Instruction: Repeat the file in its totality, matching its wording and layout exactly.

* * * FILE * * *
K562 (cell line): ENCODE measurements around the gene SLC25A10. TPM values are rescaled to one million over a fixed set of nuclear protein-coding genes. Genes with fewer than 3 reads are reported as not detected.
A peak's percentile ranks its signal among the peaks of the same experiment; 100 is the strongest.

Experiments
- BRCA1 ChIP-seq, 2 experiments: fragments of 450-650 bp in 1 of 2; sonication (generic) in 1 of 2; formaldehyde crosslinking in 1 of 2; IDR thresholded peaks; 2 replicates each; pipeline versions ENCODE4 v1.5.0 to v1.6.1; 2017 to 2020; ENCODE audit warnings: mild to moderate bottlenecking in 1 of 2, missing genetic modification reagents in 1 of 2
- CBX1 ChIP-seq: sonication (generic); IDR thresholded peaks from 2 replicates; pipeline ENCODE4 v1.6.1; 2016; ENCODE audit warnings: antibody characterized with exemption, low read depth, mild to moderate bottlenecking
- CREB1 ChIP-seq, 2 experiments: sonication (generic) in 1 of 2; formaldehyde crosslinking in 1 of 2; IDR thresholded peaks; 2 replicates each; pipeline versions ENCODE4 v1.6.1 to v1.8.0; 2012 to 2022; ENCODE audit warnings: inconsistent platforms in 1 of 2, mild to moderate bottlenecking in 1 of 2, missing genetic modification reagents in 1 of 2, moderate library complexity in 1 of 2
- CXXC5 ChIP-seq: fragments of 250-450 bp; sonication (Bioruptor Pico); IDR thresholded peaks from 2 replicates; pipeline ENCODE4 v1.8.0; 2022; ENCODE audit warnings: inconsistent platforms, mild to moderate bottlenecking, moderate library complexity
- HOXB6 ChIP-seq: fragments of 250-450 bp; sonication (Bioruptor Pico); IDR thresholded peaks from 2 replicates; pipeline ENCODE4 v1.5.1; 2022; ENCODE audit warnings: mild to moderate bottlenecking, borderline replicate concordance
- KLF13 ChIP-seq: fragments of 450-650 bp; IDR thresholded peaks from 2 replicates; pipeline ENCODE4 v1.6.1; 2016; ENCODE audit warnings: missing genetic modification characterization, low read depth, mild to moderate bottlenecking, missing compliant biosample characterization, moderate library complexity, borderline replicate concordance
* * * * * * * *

K562 (cell line): ENCODE measurements around the gene SLC25A10. TPM values are rescaled to one million over a fixed set of nuclear protein-coding genes. Genes with fewer than 3 reads are reported as not detected.
A peak's percentile ranks its signal among the peaks of the same experiment; 100 is the strongest.

Experiments
- BRCA1 ChIP-seq, 2 experiments: fragments of 450-650 bp in 1 of 2; sonication (generic) in 1 of 2; formaldehyde crosslinking in 1 of 2; IDR thresholded peaks; 2 replicates each; pipeline versions ENCODE4 v1.5.0 to v1.6.1; 2017 to 2020; ENCODE audit warnings: mild to moderate bottlenecking in 1 of 2, missing genetic modification reagents in 1 of 2
- CBX1 ChIP-seq: sonication (generic); IDR thresholded peaks from 2 replicates; pipeline ENCODE4 v1.6.1; 2016; ENCODE audit warnings: antibody characterized with exemption, low read depth, mild to moderate bottlenecking
- CREB1 ChIP-seq, 2 experiments: sonication (generic) in 1 of 2; formaldehyde crosslinking in 1 of 2; IDR thresholded peaks; 2 replicates each; pipeline versions ENCODE4 v1.6.1 to v1.8.0; 2012 to 2022; ENCODE audit warnings: inconsistent platforms in 1 of 2, mild to moderate bottlenecking in 1 of 2, missing genetic modification reagents in 1 of 2, moderate library complexity in 1 of 2
- CXXC5 ChIP-seq: fragments of 250-450 bp; sonication (Bioruptor Pico); IDR thresholded peaks from 2 replicates; pipeline ENCODE4 v1.8.0; 2022; ENCODE audit warnings: inconsistent platforms, mild to moderate bottlenecking, moderate library complexity
- HOXB6 ChIP-seq: fragments of 250-450 bp; sonication (Bioruptor Pico); IDR thresholded peaks from 2 replicates; pipeline ENCODE4 v1.5.1; 2022; ENCODE audit warnings: mild to moderate bottlenecking, borderline replicate concordance
- KLF13 ChIP-seq: fragments of 450-650 bp; IDR thresholded peaks from 2 replicates; pipeline ENCODE4 v1.6.1; 2016; ENCODE audit warnings: missing genetic modification characterization, low read depth, mild to moderate bottlenecking, missing compliant biosample characterization, moderate library complexity, borderline replicate concordance